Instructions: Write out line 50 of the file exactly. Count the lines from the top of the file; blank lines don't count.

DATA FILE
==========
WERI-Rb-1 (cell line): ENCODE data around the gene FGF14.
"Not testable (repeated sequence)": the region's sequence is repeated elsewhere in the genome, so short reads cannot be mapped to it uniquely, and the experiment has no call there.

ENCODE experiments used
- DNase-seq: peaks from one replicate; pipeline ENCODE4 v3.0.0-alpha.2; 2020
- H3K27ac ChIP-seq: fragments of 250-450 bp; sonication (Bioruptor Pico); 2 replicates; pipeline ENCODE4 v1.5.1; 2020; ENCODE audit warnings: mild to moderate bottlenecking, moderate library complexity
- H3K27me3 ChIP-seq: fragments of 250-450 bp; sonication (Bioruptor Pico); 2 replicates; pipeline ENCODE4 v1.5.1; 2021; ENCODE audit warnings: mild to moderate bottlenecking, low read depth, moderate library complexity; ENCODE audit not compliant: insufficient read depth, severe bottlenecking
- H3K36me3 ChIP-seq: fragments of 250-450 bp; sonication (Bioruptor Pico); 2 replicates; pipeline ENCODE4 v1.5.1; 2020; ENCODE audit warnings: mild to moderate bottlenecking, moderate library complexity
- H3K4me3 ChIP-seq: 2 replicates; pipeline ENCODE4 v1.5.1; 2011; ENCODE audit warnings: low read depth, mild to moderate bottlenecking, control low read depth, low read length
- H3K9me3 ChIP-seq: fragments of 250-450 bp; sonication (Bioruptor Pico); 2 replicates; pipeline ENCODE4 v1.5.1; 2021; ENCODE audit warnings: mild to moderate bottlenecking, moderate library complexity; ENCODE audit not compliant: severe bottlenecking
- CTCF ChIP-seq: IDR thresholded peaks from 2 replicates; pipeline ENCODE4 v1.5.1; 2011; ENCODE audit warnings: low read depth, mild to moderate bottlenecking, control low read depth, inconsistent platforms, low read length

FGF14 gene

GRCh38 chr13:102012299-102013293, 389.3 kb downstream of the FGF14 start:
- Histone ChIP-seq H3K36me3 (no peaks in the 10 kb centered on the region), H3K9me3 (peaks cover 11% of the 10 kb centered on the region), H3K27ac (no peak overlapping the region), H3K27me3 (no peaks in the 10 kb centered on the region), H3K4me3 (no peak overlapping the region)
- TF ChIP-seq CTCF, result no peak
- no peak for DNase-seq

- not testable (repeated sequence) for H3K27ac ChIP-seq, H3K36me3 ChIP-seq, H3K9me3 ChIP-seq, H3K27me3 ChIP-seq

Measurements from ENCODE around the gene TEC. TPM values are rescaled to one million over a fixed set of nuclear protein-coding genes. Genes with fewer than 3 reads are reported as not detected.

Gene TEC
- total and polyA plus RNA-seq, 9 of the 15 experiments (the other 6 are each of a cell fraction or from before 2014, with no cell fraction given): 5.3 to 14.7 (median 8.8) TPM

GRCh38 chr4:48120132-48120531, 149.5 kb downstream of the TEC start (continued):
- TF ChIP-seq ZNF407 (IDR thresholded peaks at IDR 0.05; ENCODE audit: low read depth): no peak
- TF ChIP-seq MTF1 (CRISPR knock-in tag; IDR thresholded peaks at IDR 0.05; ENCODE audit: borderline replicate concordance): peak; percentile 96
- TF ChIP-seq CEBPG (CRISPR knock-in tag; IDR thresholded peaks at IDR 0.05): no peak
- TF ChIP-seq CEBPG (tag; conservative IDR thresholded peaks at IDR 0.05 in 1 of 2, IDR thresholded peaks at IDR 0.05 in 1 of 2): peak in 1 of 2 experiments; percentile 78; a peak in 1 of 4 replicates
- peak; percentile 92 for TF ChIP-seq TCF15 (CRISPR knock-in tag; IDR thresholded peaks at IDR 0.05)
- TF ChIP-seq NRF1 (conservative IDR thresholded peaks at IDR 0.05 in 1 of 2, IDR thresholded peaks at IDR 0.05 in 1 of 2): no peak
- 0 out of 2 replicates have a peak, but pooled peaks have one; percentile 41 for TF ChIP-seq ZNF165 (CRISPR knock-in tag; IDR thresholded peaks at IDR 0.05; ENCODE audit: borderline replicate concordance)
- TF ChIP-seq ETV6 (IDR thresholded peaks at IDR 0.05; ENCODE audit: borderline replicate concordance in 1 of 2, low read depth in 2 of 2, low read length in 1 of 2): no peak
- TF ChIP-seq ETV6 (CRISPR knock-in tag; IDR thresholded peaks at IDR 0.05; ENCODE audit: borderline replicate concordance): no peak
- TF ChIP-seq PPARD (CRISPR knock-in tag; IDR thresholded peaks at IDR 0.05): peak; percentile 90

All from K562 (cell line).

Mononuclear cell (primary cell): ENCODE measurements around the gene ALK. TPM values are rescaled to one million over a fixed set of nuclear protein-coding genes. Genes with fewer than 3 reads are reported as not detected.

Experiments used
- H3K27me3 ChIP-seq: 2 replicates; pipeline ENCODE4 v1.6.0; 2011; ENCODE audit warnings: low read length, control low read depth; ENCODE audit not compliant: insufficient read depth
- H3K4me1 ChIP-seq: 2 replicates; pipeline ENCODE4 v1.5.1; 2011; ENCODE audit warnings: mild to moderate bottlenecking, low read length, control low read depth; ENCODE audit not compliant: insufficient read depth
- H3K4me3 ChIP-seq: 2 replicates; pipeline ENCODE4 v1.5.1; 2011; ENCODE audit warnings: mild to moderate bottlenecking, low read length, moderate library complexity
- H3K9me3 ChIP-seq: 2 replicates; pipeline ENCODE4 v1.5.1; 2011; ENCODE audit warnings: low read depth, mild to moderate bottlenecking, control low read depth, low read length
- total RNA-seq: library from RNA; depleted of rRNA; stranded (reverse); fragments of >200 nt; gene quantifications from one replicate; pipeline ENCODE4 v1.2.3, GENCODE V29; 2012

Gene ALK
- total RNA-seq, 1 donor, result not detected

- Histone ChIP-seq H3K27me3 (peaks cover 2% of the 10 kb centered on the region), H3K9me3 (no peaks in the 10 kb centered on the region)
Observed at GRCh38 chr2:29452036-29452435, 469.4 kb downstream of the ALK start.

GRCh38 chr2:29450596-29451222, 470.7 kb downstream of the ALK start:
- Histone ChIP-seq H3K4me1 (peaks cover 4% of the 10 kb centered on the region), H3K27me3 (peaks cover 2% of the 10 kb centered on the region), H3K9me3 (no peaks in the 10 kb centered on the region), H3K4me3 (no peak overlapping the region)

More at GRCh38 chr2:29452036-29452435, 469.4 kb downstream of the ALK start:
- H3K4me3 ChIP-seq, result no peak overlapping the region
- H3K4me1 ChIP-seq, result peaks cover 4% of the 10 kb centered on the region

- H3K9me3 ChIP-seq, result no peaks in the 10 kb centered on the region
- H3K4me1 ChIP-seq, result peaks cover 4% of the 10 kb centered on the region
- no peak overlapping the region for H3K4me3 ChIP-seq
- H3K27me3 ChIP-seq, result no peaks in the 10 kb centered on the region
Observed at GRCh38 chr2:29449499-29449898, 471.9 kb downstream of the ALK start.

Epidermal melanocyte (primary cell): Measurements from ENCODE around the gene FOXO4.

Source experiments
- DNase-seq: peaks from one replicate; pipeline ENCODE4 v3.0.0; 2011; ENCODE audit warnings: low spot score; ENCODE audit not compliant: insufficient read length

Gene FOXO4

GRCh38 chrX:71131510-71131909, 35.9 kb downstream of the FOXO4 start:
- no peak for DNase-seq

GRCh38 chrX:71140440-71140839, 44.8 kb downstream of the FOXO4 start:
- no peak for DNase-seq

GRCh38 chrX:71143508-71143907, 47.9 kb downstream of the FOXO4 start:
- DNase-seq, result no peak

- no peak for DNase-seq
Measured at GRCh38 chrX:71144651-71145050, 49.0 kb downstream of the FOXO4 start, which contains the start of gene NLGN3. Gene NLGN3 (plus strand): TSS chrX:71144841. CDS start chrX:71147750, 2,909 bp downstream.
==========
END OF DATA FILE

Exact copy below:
- no peak overlapping the region for H3K4me3 ChIP-seq